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Terrier Tech: Apple iPad 2

A face-lift for the world’s best-selling tablet

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In the video above, “Terrier Tech” hosts Warren Towers and Courtney Bogard review the Apple iPad 2. Photo by Vernon Doucette

During the summer months, BU Today is revisiting some of our favorite stories from the past year. This week we feature the video series “Terrier Tech.” Cohosts Warren Towers, Courtney Bogard, and special guests give you the lowdown on the apps and gadgetry making a splash in the mobile market.

This week “Terrier Tech” reviews the Apple iPad 2. Less than a year after the iPad’s initial release, the product that definitively created the tablet market has been given a face-lift.

Apple’s latest updates make the iPad 2 one of the best tablets on the market, but fret not, early adopters: your original iPad isn’t obsolete just yet. The screen in the original is as top-notch as in the new model, and the battery life is solid and reliable in both.

The Apple iPad 2 starts at a relatively affordable $499 for a 16GB Wi-Fi-only model and can cost as much as $829 for a 64GB 3G model through AT&T or Verizon. While Wi-Fi is widely available on campus, 3G service will come in handy nearly everywhere else. We enjoy the flexibility of being able to choose between AT&T and Verizon, but found, after some testing, that AT&T’s service was more consistent in the Boston-Cambridge area.

Most notably, the iPad 2’s new features include two cameras and a more powerful processor that Apple claims is nine times faster than the original. We feel that the processor is actually only five to seven times faster—but who’s counting?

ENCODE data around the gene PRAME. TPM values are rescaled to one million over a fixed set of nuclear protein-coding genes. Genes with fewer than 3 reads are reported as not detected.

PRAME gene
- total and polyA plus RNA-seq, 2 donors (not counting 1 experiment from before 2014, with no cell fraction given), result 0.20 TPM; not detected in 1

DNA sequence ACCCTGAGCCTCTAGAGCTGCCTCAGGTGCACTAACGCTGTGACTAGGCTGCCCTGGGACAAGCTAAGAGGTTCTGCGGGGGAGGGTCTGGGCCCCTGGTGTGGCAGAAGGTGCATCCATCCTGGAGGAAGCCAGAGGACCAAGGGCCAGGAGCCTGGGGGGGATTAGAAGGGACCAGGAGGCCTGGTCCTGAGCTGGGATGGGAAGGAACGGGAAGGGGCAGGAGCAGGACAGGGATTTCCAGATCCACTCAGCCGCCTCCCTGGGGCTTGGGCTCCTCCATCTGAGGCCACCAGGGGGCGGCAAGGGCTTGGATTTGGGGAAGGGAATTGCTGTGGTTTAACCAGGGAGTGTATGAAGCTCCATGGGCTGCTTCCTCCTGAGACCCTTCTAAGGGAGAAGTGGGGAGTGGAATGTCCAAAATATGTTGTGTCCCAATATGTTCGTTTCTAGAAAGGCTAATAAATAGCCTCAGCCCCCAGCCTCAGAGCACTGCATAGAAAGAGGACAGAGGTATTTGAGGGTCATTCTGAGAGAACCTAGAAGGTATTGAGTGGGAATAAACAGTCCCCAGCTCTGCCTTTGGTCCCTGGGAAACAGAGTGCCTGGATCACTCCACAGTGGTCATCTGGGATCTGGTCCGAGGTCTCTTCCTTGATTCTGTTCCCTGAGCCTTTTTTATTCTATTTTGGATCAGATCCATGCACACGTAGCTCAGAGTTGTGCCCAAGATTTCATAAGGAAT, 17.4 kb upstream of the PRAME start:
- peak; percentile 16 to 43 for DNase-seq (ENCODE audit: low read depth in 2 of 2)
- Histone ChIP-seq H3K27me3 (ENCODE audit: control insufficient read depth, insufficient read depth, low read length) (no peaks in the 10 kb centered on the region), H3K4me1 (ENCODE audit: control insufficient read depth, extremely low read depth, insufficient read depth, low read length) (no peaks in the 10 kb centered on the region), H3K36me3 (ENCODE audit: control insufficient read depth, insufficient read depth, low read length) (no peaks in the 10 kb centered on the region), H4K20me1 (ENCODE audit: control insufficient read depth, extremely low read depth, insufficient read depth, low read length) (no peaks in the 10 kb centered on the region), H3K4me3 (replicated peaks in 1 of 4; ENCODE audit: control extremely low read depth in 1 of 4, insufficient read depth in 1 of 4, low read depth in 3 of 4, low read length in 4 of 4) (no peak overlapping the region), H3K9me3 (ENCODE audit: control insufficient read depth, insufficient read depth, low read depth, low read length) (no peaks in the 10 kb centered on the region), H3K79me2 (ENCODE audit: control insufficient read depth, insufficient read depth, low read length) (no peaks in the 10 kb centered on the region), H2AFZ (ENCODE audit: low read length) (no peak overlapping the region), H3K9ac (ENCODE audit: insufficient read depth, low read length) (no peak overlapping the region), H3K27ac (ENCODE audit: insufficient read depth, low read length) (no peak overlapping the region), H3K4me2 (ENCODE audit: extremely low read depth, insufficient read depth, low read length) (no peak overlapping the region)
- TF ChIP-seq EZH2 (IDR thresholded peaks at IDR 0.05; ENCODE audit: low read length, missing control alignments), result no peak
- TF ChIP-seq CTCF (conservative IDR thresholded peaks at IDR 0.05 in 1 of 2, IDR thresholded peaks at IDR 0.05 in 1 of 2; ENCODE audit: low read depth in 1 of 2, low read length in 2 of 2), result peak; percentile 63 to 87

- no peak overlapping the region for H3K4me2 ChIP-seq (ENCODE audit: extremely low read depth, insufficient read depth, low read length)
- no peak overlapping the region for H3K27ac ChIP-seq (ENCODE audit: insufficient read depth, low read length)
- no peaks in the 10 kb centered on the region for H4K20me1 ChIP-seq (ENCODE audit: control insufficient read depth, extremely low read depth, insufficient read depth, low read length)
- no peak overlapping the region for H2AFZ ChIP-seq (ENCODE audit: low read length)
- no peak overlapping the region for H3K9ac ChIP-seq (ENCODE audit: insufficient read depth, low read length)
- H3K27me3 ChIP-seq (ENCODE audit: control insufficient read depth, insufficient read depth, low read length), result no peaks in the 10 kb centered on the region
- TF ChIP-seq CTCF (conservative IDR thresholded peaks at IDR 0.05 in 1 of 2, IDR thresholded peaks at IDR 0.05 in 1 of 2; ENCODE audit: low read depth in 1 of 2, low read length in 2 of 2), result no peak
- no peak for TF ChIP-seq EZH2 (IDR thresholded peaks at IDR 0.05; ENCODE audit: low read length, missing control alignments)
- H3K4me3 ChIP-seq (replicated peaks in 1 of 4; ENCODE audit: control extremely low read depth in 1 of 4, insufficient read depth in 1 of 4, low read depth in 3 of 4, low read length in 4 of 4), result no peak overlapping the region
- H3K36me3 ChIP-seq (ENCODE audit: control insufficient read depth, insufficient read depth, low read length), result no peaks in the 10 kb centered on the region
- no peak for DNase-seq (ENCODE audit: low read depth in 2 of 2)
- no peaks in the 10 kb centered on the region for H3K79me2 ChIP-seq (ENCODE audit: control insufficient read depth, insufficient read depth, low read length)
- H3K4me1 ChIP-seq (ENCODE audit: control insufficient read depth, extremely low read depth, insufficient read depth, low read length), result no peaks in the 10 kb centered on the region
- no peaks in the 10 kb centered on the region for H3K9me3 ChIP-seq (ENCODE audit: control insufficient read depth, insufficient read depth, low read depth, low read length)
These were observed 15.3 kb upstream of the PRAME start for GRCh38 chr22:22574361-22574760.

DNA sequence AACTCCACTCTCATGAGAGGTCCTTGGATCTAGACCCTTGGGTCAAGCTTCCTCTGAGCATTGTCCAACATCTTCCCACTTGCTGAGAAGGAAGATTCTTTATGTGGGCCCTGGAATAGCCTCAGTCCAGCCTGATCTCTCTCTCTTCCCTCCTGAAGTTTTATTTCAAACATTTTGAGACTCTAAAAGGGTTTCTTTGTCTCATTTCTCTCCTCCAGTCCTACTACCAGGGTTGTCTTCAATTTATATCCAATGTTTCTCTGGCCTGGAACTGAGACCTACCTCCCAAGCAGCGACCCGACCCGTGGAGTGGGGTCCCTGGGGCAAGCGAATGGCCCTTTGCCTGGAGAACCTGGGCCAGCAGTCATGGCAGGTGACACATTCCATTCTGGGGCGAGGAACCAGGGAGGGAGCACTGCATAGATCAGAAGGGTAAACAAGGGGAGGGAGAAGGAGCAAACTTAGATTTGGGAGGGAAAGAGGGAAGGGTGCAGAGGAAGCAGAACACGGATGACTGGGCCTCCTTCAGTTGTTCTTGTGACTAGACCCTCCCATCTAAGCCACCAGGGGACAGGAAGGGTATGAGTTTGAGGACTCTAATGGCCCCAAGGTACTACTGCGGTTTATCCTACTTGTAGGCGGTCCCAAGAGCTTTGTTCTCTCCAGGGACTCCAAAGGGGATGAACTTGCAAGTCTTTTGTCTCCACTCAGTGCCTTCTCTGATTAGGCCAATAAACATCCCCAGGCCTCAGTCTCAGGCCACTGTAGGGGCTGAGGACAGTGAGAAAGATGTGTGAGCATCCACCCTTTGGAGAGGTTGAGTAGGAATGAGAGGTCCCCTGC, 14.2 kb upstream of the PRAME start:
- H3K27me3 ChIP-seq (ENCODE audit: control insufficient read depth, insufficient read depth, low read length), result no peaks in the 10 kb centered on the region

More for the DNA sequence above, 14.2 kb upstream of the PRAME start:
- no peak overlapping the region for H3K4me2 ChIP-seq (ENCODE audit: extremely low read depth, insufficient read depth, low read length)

Although fairly invisible behind normal processes, the new 1GHz dual-core Apple A5 processor’s presence should become apparent with the increased graphic quality of certain apps, particularly games, especially as developers harness the iPad 2’s increased speed.

As for the iPad 2’s cameras, they are, we are sorry to report, surprisingly bad. Picture and video quality are grainy and inferior to the Motorola Xoom, which we recently reviewed. Another big disappointment: Mobile Safari in the iPad 2 still doesn’t support Flash.

In terms of design and ergonomics, Apple’s sensibilities remain impeccable. The slim silver trim on the original iPad is gone, replaced with an even more minimalist monolithic appearance. The buttons, headphone jack, and speaker are well placed. The new model is about 33 percent slimmer and 15 percent lighter than the original, so one could argue (not us) that the iPad 2 feels almost too streamlined.

“You forgot the most important part,” says “Terrier Tech” host Warren Towers. “The iPad 2 now comes in black or white. Solid work, Apple.”

Want “Terrier Tech” to review a gadget? Post it in the comments section below or DM us @BUToday.

Alan Wong can be reached at alanwong@bu.edu. Joseph Chan can be reached at joechan@bu.edu. Aaron L’Heureux can be reached at aaronlh@bu.edu.

This article was originally published on April 28, 2011.